Diet could cut risk of dementia
A new study suggests a diet laden with fish, olive oil, vegetables and other foods common in Mediterranean-style cuisine may help ward off mild cognitive impairment, sometimes called borderline dementia.
USA TODAY - A new study suggests a diet laden with fish, olive oil, vegetables and other foods common in Mediterranean-style cuisine may help ward off mild cognitive impairment, sometimes called borderline dementia. The study also suggests that such a diet reduces the chance of the transition from mild cognitive decline to Alzheimer's disease.
"We know from previous research that a healthy diet like this is protective for cardiovascular risk factors like cholesterol, hypertension and diabetes. Now this current study shows it may help brain function, too," says Nikolaos Scarmeas, assistant professor of clinical neurology at the Taub Institute for Research on Alzheimer's Disease and the Aging Brain at Columbia University Medical Center.
Scarmeas and other researchers at Columbia examined, interviewed and screened 1,393 people with healthy brains and 482 patients with mild cognitive impairment. Study participants were questioned about their eating habits.
The study, which is published in this month's Archives of Neurology, reports that over an average of 4 1/2 years of follow-up, 275 of the 1,393 study participants who did not have mild cognitive impairment developed the condition. Those who had the highest adherence to a Mediterranean diet -- a menu rich in vegetables, legumes and fish, low in fat, meat and dairy, and high in monounsaturated fats like those in olive oil -- had a 28% lower risk of developing mild cognitive impairment than the one-third of participants who had the lowest scores for Mediterranean diet adherence. The middle one-third group had a 17% lower risk of developing mild cognitive impairment than those who ate the fewest Mediterranean foods.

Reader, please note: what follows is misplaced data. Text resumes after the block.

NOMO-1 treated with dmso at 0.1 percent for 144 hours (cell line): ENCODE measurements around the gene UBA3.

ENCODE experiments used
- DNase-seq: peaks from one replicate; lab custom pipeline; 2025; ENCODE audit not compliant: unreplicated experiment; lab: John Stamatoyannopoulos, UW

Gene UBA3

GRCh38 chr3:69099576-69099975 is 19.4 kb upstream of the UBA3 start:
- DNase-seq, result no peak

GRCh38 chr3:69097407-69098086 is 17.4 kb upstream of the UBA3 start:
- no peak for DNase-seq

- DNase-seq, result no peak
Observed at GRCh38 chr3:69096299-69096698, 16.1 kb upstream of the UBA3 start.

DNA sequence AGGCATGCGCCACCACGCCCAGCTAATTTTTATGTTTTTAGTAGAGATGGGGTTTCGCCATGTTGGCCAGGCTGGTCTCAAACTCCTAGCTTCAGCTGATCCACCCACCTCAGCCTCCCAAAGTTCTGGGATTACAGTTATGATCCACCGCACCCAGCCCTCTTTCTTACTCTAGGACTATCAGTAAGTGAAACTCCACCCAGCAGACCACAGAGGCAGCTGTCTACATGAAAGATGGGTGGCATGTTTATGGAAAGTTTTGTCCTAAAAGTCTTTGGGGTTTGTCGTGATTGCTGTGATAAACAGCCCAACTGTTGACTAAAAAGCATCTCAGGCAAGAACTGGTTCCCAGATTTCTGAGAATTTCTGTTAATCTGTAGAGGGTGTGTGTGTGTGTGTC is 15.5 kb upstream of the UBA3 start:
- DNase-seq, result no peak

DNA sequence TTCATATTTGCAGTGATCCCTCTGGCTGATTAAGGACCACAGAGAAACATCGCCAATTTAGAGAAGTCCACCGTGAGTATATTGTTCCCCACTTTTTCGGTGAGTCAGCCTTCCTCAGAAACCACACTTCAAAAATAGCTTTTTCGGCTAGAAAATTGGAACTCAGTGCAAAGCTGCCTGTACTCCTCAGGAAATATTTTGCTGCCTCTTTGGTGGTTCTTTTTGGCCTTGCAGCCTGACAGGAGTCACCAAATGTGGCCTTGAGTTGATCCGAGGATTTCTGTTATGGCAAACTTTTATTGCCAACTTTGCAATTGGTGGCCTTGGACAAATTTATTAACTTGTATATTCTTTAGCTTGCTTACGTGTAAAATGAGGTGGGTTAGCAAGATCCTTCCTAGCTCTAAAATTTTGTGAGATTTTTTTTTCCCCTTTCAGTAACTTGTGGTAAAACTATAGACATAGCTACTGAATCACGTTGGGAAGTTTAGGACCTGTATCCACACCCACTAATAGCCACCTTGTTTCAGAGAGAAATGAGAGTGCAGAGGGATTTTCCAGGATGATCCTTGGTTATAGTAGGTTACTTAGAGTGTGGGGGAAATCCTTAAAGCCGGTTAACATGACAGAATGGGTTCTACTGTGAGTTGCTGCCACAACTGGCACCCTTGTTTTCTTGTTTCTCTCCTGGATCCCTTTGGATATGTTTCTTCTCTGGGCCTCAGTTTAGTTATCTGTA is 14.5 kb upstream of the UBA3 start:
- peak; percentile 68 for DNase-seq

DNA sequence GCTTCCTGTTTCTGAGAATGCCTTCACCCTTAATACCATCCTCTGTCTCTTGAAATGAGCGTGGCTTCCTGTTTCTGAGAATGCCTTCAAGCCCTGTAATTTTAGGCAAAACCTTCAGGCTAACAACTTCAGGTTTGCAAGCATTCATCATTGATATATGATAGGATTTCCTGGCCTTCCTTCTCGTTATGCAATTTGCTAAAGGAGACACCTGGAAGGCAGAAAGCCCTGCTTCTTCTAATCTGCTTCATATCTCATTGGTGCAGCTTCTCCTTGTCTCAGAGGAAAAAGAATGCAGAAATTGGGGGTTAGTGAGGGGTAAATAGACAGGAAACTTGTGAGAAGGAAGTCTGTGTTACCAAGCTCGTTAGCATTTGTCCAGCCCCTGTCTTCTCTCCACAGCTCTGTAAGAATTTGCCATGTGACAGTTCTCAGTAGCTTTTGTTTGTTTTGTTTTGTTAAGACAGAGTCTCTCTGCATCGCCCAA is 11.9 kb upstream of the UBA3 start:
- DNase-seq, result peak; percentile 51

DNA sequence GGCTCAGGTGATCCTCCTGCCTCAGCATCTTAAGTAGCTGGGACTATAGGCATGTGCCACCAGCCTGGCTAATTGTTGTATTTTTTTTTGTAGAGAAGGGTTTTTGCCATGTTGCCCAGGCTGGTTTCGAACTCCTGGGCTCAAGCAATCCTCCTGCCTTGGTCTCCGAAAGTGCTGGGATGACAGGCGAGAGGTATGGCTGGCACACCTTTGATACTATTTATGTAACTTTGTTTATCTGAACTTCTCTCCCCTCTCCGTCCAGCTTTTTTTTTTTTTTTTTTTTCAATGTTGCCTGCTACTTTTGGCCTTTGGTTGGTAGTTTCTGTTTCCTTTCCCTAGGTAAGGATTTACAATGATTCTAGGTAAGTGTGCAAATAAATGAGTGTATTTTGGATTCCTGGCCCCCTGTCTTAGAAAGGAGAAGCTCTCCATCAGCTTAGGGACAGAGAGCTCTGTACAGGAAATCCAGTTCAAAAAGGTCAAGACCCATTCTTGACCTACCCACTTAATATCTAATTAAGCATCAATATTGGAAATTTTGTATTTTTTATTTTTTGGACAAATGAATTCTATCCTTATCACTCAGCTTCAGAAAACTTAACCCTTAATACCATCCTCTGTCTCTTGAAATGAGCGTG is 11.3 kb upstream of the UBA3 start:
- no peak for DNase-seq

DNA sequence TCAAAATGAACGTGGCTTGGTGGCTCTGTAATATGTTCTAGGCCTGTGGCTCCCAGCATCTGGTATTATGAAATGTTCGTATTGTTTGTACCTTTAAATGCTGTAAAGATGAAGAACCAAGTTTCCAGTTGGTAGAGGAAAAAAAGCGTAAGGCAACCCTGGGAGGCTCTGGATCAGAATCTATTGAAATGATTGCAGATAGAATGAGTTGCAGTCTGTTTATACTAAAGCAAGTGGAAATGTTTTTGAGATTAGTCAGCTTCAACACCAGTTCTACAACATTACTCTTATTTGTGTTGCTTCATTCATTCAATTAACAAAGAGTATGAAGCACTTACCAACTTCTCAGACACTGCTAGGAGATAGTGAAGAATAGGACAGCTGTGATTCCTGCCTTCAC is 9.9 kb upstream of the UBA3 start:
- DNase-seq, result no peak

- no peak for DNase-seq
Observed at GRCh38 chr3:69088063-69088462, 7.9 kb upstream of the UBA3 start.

Of the 482 study participants who had mild cognitive impairment at the beginning of the study, 106 developed Alzheimer's disease roughly four years later. The one-third of participants with the highest scores for Mediterranean diet adherence had a 48% less risk of developing Alzheimer's than the one-third with the lowest diet scores.
Previous research has found a similar association for subjects with Alzheimer's disease, but the new report is the first to connect a Mediterranean diet with decreased risk of mild cognitive impairment, says Scott Turner, program director of the Memory Disorders Program at Georgetown University. "The findings are important and intriguing."
Scarmeas says clinical studies that randomly assign people to a Mediterranean diet or another diet are needed to prove that a Mediterranean diet protects against cognitive decline.
But beginning more healthful eating habits earlier than the golden years may be the key, says Duke University Medical Center aging expert Murali Doraiswamy: "Since Alzheimer's changes may start in the brain decades before memory loss occurs, what you eat starting in your midlife may be crucial."